The questions that follow are intended to enhance your group’s reading and discussion of THE INTERPRETER by Alice Kaplan
1. For French writer Louis Guilloux, being an interpreter was much more than just a wartime profession. What did serving as an interpreter mean to him, and how did he embrace this role both during the courts-martial and throughout his life?
2. At their core, both the James Hendricks case and the George Whittington case are about two “trigger-happy drunken soldiers” (132). The two men, however, experience wildly different fates. Do you think the American authorities acted with good intentions in both trials, of Hendricks and Whittington? Was there any bad faith involved, or is this a story of good intentions gone awry?
3. In an Army that was only 8.5% black, an astounding 79% of the enlisted men executed for capital crimes during World War II were black (7). What conditions in the Army — and in the world — at that time help us account for that appalling statistic? Do you think that those conditions influenced the behavior of James Hendricks on that disastrous night? Were you aware before reading The Interpreter that the soldiers fighting in World War II were segregated by race? With all the attention given to the civil rights movement in the American South, why is so little known about segregation in the Armed Forces?
4. In the Army’s handbook for interacting with civilians, U.S. soldiers were informed that French women were “naturally erotic” (21). Where did that kind of misinformation originate? What do you think the effect of that teaching was on the soldiers’ subsequent dealings with French women?
5. Kaplan refers us to philosopher Thomas Nagel’s essay, “Moral Luck,” which describes three kinds of luck: “luck in our upbringing or personal attributes, luck in our life circumstances, luck in the outcomes of our actions” (28). Discuss these three kinds of luck as they apply to James Hendricks and George Whittington.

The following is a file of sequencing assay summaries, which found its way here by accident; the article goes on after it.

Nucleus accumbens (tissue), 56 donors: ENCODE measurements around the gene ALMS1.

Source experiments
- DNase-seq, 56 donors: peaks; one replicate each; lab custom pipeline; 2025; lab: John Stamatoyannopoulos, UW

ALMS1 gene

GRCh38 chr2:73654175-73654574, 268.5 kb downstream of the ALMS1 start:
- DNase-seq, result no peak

6. Of the men who served on the Court Martial in Morlaix, who was most vivid to you: Joe Greene? Ralph Fogarty? James Craighill? Juan Sedillo? Louis Guilloux himself? Whom did you identify with, and whom did you dislike?
7. What does it mean that “the U.S. Army was both visionary and reactionary in its sensitivity to rape” (154)? More than fifty years later, where does the U.S. Army stand on the issue? Have things changed for the better?
8. Why was the issue of national identity such an important factor in the Whittington case? Do you think that if Francis Morand’s nationality had been more certain Whittington would still have been exonerated?
9. One of Guilloux’s more sensitive assignments was soliciting explicit details from Noémie Bignon about her attempted rape. Why did this task in particular make it difficult for Guilloux to remain impartial?
10. The image of James Hendricks as a sexual predator was repeatedly introduced in his trial. Do you think that if Hendricks had shot Victor Bignon through the door but had not assaulted his wife that he still would have been sentenced to death? Numerous scholars have argued that enforcing the death penalty for the crime of rape was “a form of racial control” (85). How do you explain that argument?